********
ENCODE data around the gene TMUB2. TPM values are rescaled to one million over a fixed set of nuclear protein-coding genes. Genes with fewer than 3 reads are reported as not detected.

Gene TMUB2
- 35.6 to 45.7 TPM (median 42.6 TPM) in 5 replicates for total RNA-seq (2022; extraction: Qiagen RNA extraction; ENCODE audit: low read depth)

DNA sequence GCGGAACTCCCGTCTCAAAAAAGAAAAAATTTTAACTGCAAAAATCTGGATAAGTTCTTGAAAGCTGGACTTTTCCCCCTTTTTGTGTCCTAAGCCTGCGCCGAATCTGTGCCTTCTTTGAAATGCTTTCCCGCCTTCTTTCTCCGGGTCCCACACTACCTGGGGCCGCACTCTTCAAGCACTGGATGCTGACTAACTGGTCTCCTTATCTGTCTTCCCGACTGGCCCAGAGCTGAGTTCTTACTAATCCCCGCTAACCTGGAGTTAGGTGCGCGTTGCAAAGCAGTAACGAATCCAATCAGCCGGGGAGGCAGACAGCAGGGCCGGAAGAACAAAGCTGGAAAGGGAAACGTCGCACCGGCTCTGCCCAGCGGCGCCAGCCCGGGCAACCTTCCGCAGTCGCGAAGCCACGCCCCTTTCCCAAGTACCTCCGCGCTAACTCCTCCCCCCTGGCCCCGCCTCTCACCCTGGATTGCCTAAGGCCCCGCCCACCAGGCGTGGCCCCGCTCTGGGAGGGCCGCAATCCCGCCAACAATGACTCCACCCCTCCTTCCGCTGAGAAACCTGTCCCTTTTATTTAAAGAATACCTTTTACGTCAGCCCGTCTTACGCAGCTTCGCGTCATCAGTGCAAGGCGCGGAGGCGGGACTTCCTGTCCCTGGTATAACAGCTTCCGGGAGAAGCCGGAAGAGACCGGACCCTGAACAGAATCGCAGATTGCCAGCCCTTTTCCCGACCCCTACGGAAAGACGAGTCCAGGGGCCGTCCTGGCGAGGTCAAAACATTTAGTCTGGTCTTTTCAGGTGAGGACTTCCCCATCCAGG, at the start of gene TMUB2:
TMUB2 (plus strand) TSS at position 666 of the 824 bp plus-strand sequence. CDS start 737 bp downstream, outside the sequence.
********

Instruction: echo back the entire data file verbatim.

ENCODE data around the gene TMUB2. TPM values are rescaled to one million over a fixed set of nuclear protein-coding genes. Genes with fewer than 3 reads are reported as not detected.

Gene TMUB2
- 35.6 to 45.7 TPM (median 42.6 TPM) in 5 replicates for total RNA-seq (2022; extraction: Qiagen RNA extraction; ENCODE audit: low read depth)

DNA sequence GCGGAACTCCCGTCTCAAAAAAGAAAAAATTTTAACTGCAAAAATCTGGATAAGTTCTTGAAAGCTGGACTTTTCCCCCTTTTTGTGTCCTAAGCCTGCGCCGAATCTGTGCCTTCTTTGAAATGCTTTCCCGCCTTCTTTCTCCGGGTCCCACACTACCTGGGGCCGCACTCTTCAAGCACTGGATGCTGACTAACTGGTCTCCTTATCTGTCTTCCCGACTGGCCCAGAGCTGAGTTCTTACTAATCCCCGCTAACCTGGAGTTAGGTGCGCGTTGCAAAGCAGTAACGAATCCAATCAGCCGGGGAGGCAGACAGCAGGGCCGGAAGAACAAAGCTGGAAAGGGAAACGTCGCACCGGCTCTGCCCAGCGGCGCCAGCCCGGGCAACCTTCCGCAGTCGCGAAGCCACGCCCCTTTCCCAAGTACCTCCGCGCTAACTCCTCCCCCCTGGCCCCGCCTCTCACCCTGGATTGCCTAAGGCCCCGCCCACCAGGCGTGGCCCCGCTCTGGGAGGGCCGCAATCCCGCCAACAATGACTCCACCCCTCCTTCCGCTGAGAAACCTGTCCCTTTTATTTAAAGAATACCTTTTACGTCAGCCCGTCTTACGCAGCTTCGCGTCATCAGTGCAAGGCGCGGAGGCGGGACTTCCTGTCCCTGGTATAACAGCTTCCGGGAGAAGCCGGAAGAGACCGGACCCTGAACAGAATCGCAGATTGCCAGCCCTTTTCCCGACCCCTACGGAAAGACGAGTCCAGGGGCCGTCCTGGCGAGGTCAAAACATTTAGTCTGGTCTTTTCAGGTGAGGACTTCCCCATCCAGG, at the start of gene TMUB2:
TMUB2 (plus strand) TSS at position 666 of the 824 bp plus-strand sequence. CDS start 737 bp downstream, outside the sequence.